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Scientific American Supplement, No. 611, September 17, 1887




Tired from our climb through the ashes, which are heated by the sun, we rest in the shade of a beech-wood, looking through the leaves into the valley below us, with the old cloisters and the high Roman church which the monks once built on the banks of the lake.


To the south of the lake rise other volcanoes, lying on the border of the fertile Maifeld, which gradually descends to the valley of Neuwied. Here, at the southern declivity of the group of volcanoes which surrounds the Laachersee, remarkably large streams of lava were ejected, covering the surface of the plateau with a thick layer. The largest of these streams is that from the Niedermendig, which consists of porous masses of nepheline lava. In the time of the Romans millstones were made from this mass of rock, and the industry is carried on now on a larger scale. It is a strange sight which meets one's eyes when, after descending through narrow passages, he finds himself in large, dark halls, from which the stone has been cut away, and in which there are well-like shafts. The stones are raised through these shafts by means of gigantic cranes and engines. Because of the rapid evaporation of the water in the porous stone, these vaults are always cool, winter and summer, and therefore they are used by several brewers as storehouses for their beer, which owes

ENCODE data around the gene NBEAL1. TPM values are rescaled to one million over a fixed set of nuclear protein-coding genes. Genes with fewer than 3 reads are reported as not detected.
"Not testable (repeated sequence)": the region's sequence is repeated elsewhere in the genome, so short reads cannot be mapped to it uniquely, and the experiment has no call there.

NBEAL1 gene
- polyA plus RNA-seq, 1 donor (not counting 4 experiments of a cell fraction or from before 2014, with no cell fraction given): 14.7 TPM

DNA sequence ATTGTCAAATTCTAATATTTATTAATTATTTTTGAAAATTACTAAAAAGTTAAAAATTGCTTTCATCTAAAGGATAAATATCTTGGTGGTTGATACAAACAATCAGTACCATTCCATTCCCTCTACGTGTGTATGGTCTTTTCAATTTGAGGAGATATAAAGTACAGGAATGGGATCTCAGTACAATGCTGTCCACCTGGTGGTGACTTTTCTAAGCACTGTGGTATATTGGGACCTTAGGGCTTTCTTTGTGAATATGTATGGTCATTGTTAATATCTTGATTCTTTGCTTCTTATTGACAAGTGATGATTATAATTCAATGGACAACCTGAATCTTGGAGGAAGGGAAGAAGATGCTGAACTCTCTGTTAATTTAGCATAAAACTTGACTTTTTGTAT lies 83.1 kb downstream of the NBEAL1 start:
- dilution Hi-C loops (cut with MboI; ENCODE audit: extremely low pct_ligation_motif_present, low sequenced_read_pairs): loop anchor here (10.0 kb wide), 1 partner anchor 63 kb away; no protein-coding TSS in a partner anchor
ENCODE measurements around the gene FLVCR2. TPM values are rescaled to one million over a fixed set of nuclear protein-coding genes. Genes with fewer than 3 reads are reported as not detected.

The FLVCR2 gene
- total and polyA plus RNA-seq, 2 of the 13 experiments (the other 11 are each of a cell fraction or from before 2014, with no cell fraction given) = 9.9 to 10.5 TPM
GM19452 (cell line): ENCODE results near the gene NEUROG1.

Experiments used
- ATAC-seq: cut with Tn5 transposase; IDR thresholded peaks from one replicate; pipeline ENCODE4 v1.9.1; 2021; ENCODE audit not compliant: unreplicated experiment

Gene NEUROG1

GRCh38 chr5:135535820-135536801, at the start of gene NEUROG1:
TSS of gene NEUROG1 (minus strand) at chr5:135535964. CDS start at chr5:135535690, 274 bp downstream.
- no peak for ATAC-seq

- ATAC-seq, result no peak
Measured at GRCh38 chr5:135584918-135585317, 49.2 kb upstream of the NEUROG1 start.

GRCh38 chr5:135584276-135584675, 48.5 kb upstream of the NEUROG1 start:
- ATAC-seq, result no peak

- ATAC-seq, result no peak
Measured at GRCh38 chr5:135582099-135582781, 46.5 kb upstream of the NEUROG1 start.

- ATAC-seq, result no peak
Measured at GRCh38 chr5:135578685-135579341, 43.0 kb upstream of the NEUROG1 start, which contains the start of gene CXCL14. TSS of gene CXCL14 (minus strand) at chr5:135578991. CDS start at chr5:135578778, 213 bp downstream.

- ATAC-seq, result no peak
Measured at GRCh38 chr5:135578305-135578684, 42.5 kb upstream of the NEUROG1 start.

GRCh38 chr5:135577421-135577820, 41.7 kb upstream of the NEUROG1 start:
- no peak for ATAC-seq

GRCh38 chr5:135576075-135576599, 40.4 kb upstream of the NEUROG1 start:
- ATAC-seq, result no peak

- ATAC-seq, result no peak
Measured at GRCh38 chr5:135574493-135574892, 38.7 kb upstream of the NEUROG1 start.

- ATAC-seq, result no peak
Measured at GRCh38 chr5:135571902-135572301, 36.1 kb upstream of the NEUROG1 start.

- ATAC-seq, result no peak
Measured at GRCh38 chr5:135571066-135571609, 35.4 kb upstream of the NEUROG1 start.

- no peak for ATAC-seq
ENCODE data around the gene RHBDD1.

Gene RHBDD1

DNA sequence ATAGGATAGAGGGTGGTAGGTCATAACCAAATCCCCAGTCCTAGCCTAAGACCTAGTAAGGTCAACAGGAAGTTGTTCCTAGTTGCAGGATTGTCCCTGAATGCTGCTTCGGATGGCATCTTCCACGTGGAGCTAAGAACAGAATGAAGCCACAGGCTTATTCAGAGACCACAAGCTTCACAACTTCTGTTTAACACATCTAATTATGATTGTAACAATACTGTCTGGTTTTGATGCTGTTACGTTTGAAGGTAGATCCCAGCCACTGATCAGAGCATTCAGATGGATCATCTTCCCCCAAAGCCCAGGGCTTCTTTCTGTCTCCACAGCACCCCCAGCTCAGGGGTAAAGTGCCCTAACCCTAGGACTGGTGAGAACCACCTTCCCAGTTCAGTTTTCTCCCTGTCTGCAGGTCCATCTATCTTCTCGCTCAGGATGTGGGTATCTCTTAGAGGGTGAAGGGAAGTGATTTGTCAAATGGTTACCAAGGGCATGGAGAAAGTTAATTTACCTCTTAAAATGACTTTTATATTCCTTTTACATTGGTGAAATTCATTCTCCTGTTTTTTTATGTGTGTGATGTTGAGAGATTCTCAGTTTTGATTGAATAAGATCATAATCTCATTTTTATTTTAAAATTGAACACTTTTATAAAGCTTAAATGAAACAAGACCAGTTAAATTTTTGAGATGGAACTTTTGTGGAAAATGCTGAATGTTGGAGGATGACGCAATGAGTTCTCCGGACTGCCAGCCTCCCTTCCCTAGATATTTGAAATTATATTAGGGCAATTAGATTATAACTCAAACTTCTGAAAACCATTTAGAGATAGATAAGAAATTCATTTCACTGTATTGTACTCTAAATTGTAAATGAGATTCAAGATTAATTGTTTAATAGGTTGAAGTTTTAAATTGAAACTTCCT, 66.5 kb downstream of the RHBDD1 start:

its fame to these underground halls.



Although the traces of former volcanic action are evident to the student of nature, the Rhine with its mild climate and luxuriant vegetation has covered many marks of the former chaotic state of the land. Very little of this beauty is seen on the higher and, therefore, more severe and barren mountains of the Western Eifel, through which a volcanic fissure runs from the foot of the high unhospitable Schneifel to Bertrich Baths, near the Moselle. From the ridge of the Schneifel the traveler from the north has his first glimpse of the still distant system of volcanoes. The most beautiful part of this portion of the Eifel is in the neighborhood of Dann and Manderscheid. Near the former rises a barren mountain with a long ridge, on each side of which is a deep basin. These are sunken craters, which now contain lakes, and near these two there is a third, larger lake, the Maar von Schalkemehren, on the cultivated banks of which we find a little village. The middle one, the Weinfelder Maar, is the most interesting for geologists, for there seems to have been scarcely any change here since the time of the eruption. On the other side of the mountain lies the Gremundener Maar, the shores of which are not barren and waste land, like those of the middle lake, but it is surrounded by a dark wreath of woods whose tops are mirrored in the crystal water. Farther to the south, near the villages of Gillenfeld and Meerfeld, there are more lakes.

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